Close your eyes, take a deep breath of lavender and citrus oils, and allow the flute music to soothe your soul. As a massage therapist's hands knead the knots out of your back, you relax into a deeper and more tranquil state. Pretty soon, you're on the verge of sleep.
As you slip into dreamtime, your mind visits a funny place indeed. It is the health spa of 1984. All around you, wealthy women lounge about sipping tea, nibbling low-calorie food, and indulging in treatments such as manicures, facials and massages. The country-club setting is quite exclusive. The pampered ones, pretty in their pink workout jumpsuits, are discussing the latest episodes of Dallas and Dynasty.
When the massage therapist whispers in your ear, you awaken from the dream. Lo and behold, you're in the Modern Spa of 2004. A warm feeling washes over you, and you smile. Reality is going to be better than the dream.
Today's health spa is no longer for the super-wealthy. It's gone mainstream, and the variety of treatments is mind-boggling. The spa industry has expanded like a sponge left soaking in a honey-papaya enzyme bath. The United States now boasts more than 12,000 spas, up from 1,374 in 1990. The International SPA Association reports that 45 million Americans visited spas from June 2002 to June 2003.
"Today spas are like Starbucks. They are everywhere. There is a flavor for every taste," said Melinda Minton, founder of The Spa Association, the largest of its kind in North America.
A spa for all seasons ... and reasons
Joining the original destination and resort spas are fitness-club spas, medical spas, adventure spas and holistic spas. Spa Finder, a travel and marketing company that publishes Spa Finder magazine, now lists 30 special-interest categories on its Web site. The connoisseur can select from budget spas, beach spas, eco-spas, Pilates spas, spirituality spas, stop-smoking spas, vegetarian spas, yoga spas … the list goes on. Pressed for time? America now boasts 8,734 day spas where you can slip in for a quick treatment.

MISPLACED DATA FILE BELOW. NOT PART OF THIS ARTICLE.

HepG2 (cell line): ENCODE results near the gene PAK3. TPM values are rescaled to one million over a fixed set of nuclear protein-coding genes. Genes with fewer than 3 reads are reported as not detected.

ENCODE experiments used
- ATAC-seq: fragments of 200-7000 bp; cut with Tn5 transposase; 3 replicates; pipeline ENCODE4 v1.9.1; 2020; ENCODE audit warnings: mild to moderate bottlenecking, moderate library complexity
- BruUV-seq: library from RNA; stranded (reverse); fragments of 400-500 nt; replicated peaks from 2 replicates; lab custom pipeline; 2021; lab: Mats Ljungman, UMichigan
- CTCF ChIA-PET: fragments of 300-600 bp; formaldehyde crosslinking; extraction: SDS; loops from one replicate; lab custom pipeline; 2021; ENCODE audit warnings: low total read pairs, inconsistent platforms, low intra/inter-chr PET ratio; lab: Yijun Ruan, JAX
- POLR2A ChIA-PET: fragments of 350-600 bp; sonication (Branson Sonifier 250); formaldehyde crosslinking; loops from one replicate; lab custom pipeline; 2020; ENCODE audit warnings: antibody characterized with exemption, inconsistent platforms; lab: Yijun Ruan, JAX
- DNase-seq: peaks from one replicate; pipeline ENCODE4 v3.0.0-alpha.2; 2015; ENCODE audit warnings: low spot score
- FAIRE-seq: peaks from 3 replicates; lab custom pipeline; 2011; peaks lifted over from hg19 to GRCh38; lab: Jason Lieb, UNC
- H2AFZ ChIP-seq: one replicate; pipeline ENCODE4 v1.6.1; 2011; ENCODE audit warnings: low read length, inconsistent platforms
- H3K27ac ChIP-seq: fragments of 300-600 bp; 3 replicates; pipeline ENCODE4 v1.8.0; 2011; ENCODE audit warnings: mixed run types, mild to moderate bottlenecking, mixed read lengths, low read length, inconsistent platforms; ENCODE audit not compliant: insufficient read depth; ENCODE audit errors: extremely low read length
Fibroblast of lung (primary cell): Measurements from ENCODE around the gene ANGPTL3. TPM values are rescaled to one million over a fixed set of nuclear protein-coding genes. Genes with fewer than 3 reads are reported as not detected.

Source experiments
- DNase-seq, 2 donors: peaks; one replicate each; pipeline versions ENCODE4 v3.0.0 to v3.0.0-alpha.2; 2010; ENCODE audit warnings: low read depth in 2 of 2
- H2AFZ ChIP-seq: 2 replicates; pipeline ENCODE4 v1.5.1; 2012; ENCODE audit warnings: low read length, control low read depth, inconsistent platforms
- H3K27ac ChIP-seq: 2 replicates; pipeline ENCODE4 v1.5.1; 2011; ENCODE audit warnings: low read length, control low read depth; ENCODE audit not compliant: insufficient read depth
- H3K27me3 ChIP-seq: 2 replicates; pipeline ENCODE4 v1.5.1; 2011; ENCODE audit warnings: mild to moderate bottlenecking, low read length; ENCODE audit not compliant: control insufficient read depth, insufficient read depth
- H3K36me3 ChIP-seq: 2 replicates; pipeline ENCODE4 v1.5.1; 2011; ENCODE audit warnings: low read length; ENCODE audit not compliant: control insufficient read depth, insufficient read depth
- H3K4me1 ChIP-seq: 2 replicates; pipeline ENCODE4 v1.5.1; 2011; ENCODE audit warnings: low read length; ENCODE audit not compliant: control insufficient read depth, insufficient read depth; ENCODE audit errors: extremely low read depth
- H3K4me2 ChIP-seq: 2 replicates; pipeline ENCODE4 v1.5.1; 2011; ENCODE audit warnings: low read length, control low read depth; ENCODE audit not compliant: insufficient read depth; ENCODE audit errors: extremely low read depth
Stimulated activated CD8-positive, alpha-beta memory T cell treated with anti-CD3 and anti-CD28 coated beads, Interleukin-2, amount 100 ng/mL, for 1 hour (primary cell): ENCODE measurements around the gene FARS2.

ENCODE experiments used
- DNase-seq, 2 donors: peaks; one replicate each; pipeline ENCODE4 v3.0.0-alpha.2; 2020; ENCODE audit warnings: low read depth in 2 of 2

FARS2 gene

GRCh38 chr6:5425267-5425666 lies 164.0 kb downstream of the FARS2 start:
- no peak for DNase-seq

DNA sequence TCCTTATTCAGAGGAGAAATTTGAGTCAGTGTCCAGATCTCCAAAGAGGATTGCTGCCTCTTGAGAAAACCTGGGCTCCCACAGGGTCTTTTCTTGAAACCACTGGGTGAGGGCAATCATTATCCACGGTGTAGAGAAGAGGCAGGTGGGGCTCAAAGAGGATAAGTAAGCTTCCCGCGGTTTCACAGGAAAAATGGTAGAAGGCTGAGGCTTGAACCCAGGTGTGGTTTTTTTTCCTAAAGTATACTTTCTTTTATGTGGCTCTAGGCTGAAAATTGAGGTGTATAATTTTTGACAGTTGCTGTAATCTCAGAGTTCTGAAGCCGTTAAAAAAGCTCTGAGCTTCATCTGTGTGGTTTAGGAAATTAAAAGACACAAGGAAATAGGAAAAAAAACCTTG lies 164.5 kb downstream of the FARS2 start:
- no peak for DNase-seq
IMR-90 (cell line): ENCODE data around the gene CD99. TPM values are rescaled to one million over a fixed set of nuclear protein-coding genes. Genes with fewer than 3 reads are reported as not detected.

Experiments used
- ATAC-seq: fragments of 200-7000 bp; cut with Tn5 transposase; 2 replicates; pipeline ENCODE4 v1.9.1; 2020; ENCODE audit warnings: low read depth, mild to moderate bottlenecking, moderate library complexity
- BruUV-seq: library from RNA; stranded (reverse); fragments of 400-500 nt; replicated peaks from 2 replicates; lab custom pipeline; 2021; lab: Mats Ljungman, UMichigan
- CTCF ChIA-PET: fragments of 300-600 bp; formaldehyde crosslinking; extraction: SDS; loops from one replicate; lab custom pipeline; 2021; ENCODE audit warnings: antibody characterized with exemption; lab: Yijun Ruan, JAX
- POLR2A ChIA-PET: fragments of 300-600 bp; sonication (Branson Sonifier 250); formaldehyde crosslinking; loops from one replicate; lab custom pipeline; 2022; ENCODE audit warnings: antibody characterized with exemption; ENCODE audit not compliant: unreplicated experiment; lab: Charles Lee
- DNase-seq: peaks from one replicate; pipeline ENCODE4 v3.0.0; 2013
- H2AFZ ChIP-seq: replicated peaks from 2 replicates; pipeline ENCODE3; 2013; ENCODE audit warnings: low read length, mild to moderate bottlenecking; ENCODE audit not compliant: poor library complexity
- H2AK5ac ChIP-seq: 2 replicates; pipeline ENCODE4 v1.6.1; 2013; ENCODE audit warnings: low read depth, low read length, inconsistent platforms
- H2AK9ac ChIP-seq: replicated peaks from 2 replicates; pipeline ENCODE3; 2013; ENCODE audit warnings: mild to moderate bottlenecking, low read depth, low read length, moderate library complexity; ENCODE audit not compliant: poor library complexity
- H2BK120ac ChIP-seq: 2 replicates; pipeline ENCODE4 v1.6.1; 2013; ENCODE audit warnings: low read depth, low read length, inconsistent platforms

Make no mistake. The modern spa can still be a shrine to vanity. Step inside, and you'll find spray tanning booths, lasers for hair and vein removal, microdermabrasion and other exfoliation machines, and microcurrent facial toning units to provide temporary facelifts. Le Boe European Day Spa in Coral Springs, Fla., even offers the "Bootylicious Bottom Facial," a combination of microdermabrasion, shrink wrap, and contouring airbrush tanning for your derriere.
But the modern spa can offer something more significant and longer-lasting than a beautiful behind. Susie Ellis, president of Spa Finder Inc., said the modern spa is a place of renewal for body, mind and spirit.
"I also like to add that a spa done really well is a place of transformation," Ellis said.
Fitness, nutrition, relaxation, and pampering treatments will always be available. But now, a mind, body, and spirit component has emerged.
"In other words, we have recognized that health and wellness isn't just about the physical, but also about mental, emotional and spiritual dynamics. So spas have become places of healing and rejuvenation like never before."
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Years ago when Ellis worked at the Golden Door Spa, people would ask what you can accomplish in just one week at a spa. Her answer? You can change directions.